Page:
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Matric exam to be administered in sign language for deaf matric pupils

Matric exam to be administered in sign language for deaf matric pupils
Matric exam to be administered in sign language for deaf matric pupils
Image: 123RF/ kchung

For the first time this year the National Senior Certificate examinations will  be administered in South African sign language to 58 deaf matric candidates across 10 schools. The question papers will be signed to the pupils who will respond by signing and this will be recorded using the appropriate technology.

Basic education spokesperson Elijah Mhlanga said  the department  has piloted its assessment processes in this regard, and doesn’t foresee any difficulties with this examination.

“Another first for the department is the writing of the examination in technical mathematics and technical science. The offering of these two subjects is in sync with the intention of the department to provide a broader scope of subject offerings for  pupils so as to allow for a stronger vocational slant in the curriculum,” Mhlanga said.

He said more than 37 000 grade 12  pupils will sit for the first practical examination in computer applications technology (CAT) on Monday. This will be followed by the practical examination for information technology that will be administered to 4 170 candidates on Tuesday.

The 2018 NSC examinations will then begin on Monday October 22 with the non-official languages.

This year, 796 542 candidates will sit for the exams which will last for five-and-a-half weeks.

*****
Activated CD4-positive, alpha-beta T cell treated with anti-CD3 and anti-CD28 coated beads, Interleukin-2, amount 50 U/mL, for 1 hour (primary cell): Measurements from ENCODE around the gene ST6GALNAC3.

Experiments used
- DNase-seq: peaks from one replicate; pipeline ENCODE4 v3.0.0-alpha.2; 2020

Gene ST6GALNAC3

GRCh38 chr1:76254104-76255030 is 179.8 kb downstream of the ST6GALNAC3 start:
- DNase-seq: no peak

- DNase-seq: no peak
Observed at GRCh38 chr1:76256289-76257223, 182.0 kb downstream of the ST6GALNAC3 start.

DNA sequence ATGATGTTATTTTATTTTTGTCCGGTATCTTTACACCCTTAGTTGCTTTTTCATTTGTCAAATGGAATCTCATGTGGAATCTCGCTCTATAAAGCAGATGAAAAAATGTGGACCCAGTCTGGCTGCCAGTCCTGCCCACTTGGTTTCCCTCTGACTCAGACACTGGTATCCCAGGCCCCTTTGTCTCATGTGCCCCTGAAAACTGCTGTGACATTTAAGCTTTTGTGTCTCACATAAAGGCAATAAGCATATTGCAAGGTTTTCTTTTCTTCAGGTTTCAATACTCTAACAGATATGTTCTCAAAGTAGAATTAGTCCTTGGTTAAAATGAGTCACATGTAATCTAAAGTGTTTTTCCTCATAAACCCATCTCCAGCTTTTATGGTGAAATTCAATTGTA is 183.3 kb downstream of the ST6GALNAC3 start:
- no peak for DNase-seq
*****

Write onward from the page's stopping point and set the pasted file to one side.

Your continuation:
Mhlanga said the department has left no stone unturned in its bid to ensure a credible NSC examination.

“The department has embarked on an intensive review of all its systems and processes and has taken cognisance of the limitations that may have presented a challenge in previous years and all these have been thoroughly addressed,” Mhlanga said.

Question papers will be stored at different points.

“The department has audited each of these points and only those points that comply with the stringent criteria are allowed to store question papers. These storage points will be closely monitored by the provincial education departments (PEDs) and the national department. The department has also engaged the services of all the security agencies who will assist in maintaining a presence where necessary and will respond to requests at short notice,” Mhlanga said.

The department has also conducted an audit of marker appointments to ensure that only those who satisfy the criteria are appointed. A total of 44 505 markers have been appointed to mark across the 141 marking centres. Marking will commence on December 1  across most PEDs, except for the larger provinces where marking will start earlier to ensure that all marking is completed by December 15.

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